Operators with a SmartBUOY near Mittimatalik.
Photographer: Michael SchmidtOperators with a SmartBUOY near Mittimatalik. Photographer: Michael Schmidt

A Highway of Ice

While the icy landscapes of Northern Canada might represent one of Earth’s most remote extremes, that ice provides a key method of transportation–a frozen highway connecting communities across Northern Canada.

“Because the Arctic is warming faster than anywhere else, the ice conditions are becoming more unpredictable in how late they're forming, how early they're breaking up–thinner ice where there were always safe travel routes before,” Dr Bell says.

In a region that encompasses nearly one-fifth of Canada, moving people and goods across long distances is crucial.

Only now, “Everything has become unpredictable,” Dr Bell says.

As the vulnerability and risks associated with ice travel became apparent, technology seemed to be the answer. Is there a solution that could enhance traditional skills and create updates for a surface that now seemed to be in constant flux?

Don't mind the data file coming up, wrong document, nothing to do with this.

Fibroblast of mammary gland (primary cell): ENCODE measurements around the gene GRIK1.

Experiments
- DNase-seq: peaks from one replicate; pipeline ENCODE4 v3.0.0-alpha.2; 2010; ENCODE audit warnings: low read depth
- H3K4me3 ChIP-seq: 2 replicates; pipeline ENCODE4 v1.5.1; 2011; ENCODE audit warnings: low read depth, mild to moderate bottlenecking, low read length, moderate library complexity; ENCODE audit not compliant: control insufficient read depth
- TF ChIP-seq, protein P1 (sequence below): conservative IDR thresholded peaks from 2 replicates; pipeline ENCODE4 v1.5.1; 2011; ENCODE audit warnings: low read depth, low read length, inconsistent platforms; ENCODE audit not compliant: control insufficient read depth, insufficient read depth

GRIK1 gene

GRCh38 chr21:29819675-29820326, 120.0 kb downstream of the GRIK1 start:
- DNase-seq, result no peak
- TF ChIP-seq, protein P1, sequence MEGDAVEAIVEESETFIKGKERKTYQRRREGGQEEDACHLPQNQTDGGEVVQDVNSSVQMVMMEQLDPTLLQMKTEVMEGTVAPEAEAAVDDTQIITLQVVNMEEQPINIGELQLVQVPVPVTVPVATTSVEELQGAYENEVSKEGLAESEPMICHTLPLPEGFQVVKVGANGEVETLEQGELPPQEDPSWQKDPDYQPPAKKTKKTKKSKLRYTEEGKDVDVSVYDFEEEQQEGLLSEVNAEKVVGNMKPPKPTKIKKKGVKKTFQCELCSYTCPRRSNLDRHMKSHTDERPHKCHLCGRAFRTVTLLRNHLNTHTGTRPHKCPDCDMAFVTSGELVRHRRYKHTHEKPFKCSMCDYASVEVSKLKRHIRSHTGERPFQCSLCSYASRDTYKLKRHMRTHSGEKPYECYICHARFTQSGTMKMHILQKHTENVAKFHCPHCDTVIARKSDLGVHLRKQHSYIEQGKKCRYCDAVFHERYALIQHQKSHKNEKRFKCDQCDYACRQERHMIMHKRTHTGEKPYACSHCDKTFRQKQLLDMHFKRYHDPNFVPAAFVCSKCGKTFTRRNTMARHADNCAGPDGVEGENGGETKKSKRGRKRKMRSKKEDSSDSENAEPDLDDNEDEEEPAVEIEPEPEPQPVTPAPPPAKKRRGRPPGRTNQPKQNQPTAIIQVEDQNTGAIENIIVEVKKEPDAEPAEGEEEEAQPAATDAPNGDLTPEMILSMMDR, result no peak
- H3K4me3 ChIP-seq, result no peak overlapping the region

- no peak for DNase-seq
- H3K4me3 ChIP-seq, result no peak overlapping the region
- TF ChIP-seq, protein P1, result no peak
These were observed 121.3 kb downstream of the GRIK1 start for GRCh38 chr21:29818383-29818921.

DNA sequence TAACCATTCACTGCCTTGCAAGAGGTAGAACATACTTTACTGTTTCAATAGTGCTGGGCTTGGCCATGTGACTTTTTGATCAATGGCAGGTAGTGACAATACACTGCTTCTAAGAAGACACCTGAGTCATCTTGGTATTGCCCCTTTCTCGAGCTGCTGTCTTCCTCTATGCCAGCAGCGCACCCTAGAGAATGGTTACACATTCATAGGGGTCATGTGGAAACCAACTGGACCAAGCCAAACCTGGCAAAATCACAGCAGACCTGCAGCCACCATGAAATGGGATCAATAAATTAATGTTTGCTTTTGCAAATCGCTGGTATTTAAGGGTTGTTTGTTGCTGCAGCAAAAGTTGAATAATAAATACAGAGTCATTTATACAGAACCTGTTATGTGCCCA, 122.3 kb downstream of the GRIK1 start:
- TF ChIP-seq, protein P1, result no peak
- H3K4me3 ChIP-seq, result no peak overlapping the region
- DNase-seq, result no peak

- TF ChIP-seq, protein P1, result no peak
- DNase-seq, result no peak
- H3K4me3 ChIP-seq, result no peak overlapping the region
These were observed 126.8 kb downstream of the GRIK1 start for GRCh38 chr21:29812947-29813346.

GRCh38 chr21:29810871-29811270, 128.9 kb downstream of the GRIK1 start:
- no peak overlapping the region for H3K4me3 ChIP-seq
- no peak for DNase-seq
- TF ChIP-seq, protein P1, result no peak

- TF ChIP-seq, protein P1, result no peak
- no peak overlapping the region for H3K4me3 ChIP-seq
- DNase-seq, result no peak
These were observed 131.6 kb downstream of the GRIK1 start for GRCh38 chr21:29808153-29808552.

A well-known geographer with long-standing ties in Inuit Nunangat communities, Dr. Bell was contacted by the Nunatsiavut Government, who wondered whether technology could mitigate that risk.

SmartICE was the answer, a way to build new maps across communities.

“We started producing illustrated ice terminology books for each household and then using some of that information to illustrate travel safety posters for young people and inexperienced ice users,” Dr Bell explains.

These illustrated guides were filled with a blend of traditional wisdom and new technology, offering knowledge about how to prepare before going out on the ice or travelling during spring, when melting ice means sudden changes.

SmartQAMUTIK operators in Qikiqtarjuaq.
Photo: SmartICESmartQAMUTIK operators in Qikiqtarjuaq. Photo: SmartICE

A Spatial Understanding